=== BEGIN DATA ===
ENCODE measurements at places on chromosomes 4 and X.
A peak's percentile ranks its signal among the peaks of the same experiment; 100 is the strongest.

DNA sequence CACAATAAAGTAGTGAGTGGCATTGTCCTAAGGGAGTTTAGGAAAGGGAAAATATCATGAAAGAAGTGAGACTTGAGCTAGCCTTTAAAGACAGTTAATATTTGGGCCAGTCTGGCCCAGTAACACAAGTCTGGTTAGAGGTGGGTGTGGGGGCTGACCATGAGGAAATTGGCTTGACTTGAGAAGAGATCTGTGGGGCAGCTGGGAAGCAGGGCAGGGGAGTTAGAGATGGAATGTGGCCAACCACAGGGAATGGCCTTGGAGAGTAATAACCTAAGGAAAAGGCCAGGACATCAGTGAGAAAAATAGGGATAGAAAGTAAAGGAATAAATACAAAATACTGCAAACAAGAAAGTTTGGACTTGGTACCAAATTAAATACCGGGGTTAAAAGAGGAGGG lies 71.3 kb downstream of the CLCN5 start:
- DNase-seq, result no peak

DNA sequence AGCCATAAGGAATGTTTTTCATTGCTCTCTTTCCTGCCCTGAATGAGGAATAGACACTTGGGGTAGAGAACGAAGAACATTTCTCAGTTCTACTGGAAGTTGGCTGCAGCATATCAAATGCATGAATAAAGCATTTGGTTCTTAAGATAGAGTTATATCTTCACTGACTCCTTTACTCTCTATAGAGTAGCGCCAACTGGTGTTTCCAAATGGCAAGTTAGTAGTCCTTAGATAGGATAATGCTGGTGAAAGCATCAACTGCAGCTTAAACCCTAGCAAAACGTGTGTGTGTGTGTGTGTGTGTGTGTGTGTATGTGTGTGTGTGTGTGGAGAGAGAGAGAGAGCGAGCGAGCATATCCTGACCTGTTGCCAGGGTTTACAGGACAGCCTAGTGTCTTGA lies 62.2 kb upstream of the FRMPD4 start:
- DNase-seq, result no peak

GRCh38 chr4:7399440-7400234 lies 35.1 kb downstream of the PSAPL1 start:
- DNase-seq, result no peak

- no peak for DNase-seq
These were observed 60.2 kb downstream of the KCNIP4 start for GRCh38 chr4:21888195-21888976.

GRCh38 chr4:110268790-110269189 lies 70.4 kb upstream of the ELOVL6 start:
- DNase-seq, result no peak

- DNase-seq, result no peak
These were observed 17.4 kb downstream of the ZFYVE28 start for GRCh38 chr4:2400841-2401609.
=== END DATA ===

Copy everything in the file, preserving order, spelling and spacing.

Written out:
ENCODE measurements at places on chromosomes 4 and X.
A peak's percentile ranks its signal among the peaks of the same experiment; 100 is the strongest.

DNA sequence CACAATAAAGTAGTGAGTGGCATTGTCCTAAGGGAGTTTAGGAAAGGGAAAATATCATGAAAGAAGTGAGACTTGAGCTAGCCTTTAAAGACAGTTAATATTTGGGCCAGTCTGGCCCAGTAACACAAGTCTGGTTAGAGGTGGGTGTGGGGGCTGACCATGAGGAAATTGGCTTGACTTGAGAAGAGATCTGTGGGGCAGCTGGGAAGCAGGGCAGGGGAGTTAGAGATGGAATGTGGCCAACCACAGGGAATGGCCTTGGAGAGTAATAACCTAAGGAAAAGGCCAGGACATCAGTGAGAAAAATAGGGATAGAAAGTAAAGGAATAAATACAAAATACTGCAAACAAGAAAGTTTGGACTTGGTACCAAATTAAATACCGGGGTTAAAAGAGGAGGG lies 71.3 kb downstream of the CLCN5 start:
- DNase-seq, result no peak

DNA sequence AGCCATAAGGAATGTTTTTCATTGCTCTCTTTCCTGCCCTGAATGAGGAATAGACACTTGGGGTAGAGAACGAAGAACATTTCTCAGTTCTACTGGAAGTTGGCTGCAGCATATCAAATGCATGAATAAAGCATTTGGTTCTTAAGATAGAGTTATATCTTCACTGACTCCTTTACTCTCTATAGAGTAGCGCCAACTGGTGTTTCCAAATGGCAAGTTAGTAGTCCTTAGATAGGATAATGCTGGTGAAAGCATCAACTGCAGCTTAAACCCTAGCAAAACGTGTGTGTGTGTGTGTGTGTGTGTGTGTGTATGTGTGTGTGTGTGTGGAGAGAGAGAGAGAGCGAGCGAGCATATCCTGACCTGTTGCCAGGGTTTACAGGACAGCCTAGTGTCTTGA lies 62.2 kb upstream of the FRMPD4 start:
- DNase-seq, result no peak

GRCh38 chr4:7399440-7400234 lies 35.1 kb downstream of the PSAPL1 start:
- DNase-seq, result no peak

- no peak for DNase-seq
These were observed 60.2 kb downstream of the KCNIP4 start for GRCh38 chr4:21888195-21888976.

GRCh38 chr4:110268790-110269189 lies 70.4 kb upstream of the ELOVL6 start:
- DNase-seq, result no peak

- DNase-seq, result no peak
These were observed 17.4 kb downstream of the ZFYVE28 start for GRCh38 chr4:2400841-2401609.